What advice would you suggest to your colleagues in your industry to thrive and avoid burnout?

I would suggest that you practice what you preach: get regular acupuncture yourself and massages or do other forms of self-care weekly. It is important to take care of your body and mind so that you can be strong enough to heal others.

What advice would you give to other leaders about how to create a fantastic work culture?

Always start with your why, develop your why, and make sure to find the team that has similar whys. My “why” is that I want people to have options when it comes to healthcare. I think there is not just one way to do things. I believe in bridging the gap between Eastern and Western medicine so that people have more choices when it comes to healthcare and their bodies.

Is there a particular book that made a significant impact on you? Can you share a story or explain why it resonated with you so much?

Start with Why- Simon Sinek. This book really gave me a perspective on why it is that I am doing what I am doing and how I can use my way to impact others and to bring in the right people to have me fulfill my mission.

Ok, thank you for all that. Now let’s move to the main focus of our interview. The past 5 years have been filled with upheaval and political uncertainty. Many people have become anxious just from the dramatic jolts of the news cycle. The upcoming fears of an impending coronavirus pandemic have only heightened a sense of uncertainty, fear, and loneliness. From your experience or research what are five steps that each of us can take to develop serenity during such uncertain times? Can you please share a story or example for each.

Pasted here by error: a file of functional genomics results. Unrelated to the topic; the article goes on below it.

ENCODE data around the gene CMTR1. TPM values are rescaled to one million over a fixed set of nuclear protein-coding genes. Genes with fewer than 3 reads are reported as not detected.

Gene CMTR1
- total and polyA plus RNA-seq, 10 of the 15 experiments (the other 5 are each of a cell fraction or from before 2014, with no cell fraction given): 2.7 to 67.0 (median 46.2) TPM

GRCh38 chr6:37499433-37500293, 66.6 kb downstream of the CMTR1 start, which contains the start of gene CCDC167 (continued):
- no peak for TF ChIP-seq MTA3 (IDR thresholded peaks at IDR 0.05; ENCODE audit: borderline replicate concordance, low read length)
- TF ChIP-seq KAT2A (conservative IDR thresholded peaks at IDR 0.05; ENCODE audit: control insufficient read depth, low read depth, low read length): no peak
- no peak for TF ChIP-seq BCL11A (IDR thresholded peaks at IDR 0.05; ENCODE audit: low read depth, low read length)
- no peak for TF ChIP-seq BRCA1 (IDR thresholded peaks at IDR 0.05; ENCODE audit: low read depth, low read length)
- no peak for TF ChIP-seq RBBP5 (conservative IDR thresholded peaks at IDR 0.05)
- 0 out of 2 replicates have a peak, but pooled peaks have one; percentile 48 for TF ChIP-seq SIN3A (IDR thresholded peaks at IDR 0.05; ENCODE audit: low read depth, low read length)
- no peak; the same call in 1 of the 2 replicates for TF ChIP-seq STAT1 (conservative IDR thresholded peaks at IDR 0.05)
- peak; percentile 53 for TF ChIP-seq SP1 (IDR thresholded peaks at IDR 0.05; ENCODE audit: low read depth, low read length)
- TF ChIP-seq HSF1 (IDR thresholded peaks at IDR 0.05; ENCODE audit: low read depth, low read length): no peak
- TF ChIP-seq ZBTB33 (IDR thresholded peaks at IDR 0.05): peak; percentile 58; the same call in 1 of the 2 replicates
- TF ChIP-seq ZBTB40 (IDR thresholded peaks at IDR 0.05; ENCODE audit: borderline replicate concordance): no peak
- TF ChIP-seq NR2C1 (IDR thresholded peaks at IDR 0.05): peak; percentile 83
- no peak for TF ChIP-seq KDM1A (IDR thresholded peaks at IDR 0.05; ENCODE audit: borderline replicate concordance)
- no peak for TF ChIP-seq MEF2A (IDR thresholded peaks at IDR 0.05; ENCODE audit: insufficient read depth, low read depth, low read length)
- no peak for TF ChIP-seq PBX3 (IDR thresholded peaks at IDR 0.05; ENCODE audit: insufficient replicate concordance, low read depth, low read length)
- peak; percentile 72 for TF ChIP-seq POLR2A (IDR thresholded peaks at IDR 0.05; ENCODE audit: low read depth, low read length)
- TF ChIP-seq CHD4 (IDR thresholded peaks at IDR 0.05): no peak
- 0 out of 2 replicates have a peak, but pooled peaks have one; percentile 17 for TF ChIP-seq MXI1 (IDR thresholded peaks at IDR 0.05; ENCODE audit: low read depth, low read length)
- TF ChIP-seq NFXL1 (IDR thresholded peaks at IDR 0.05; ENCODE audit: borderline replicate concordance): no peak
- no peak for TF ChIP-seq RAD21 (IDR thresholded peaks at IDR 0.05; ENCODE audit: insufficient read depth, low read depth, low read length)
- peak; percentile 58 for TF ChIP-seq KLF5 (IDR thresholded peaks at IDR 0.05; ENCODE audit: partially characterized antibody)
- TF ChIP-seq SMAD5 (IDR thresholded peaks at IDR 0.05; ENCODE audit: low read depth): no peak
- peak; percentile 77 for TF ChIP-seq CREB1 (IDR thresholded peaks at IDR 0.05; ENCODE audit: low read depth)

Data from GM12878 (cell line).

1. Have a morning and evening self-care routine, and do it the same every day/night. Every morning I wake up at 6 am before my kids and drink my cup of earl grey tea while I strategize for the day. I exercise and often write on my calendar. I then get dressed, brush my teeth, wake up the kids and get them ready, we eat breakfast, and we are off for the day.
  2. Meditate- take at least 15 minutes daily to do some sort of breathing exercise. Kundalini yoga is my meditation of choice because it allows you to reprogram your subconscious brain. You can do mediations that are only 3 minutes long and they can help to change your entire mood for the day.
  3. Journal. When you express how you feel on paper, it can be a huge emotional release and can help you let go of the emotional burden you may be experiencing. It also helps you to reflect back to that moment. My therapist told me about this technique — when you are having anger or any type of strong emotion towards someone that you should write a letter to them (but don’t send it), and talk about all the ways they hurt you and how you wished they would have shown up. Writing the letter helps your mind process the emotions you were feeling and it allows you to recreate the subconscious reality by releasing.